Low Vitamin D level an independent risk factor for COVID-19 infection: Study
The researchers from the Leumit Health Services (LHS) and the Azrieli Faculty of Medicine of Bar-Ilan University have identified that low plasma vitamin D level appears to be an independent risk factor for COVID-19 infection and hospitalization. The research was just published in The FEBS Journal.
"The main finding of our study was the significant association of low plasma vitamin D level with the likelihood of COVID-19 infection among patients who were tested for COVID-19, even after adjustment for age, gender, socio-economic status and chronic, mental and physical disorders," said Dr. Eugene Merzon, Head of the Department of Managed Care and leading researcher of the LHS group. "Furthermore, low vitamin D level was associated with the risk of hospitalization due to COVID-19 infection, although this association wasn't significant after adjustment for other confounders," he added. "Our finding is in agreement with the results of previous studies in the field. Reduced risk of acute respiratory tract infection following vitamin D supplementation has been reported," said Dr. Ilan Green, Head of the LHS Research Institute.
"According to our analysis, persons that were COVID-19 positive were older than non-infected persons. Interestingly, the two-peak distributions for age groups were demonstrated to confer increased risk for COVID-19: around ages 25 and 50 years old," said Dr. Milana Frenkel-Morgenstern, the leader of the Azrieli Faculty of Medicine research group. "The first peak may be explained by high social gathering habits at the young age. The peak at age 50 years may be explained by continued social habits, in conjunction with various chronic diseases," Dr. Frenkel-Morgenstern continued.
"Surprisingly, chronic medical conditions, like dementia, cardiovascular disease, and chronic lung disease that were considered to be very risky in previous studies, were not found as increasing the rate of infection in our study," noted Prof. Shlomo Vinker, LHS Chief Medical Officer. "However, this finding is highly biased by the severe social contacts restrictions that were imposed on all the population during the COVID-19 outbreak. Therefore, we assume that following the Israeli Ministry of Health instructions, patients with chronic medical conditions significantly reduced their social contacts. This might indeed minimize the risk of COVID-19 infection in that group of patients," explained Prof. Vinker.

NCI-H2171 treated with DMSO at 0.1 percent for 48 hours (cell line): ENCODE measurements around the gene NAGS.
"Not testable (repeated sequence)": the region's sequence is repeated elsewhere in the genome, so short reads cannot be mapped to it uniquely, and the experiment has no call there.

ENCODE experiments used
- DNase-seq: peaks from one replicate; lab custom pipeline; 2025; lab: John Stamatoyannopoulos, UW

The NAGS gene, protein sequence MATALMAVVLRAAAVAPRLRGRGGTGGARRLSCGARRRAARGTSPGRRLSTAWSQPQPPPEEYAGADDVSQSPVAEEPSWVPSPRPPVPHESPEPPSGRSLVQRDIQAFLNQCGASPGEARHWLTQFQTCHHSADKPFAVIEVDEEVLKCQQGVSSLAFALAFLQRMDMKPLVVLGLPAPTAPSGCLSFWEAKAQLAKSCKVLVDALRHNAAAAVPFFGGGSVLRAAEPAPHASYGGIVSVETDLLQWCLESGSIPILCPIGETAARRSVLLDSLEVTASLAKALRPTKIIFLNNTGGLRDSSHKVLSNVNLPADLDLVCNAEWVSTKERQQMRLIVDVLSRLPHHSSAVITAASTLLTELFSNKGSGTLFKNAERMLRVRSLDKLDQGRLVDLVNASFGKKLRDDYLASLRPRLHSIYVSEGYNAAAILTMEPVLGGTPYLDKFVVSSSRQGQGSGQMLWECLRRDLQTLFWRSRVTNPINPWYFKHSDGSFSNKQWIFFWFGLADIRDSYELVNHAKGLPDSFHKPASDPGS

Dr. Dmitry Tworowski and Dr. Alessandro Gorohovski. from the Frenkel-Morgenstern laboratory at Bar-Ilan University's Azrieli Faculty of Medicine, suggest that the study will have a very significant impact. "The main strength of our study is its being large, real-world, and population-based," they explained. Now researchers are planning to evaluate factors associated with mortality due to COVID-19 in Israel. "We are willing to find associations to the COVID-19 clinical outcomes (for example, pre-infection glycemic control of COVID-19 patients) to make the assessment of mortality risk due to COVID-19 infection in Israel," said Dr. Eugene Merzon.
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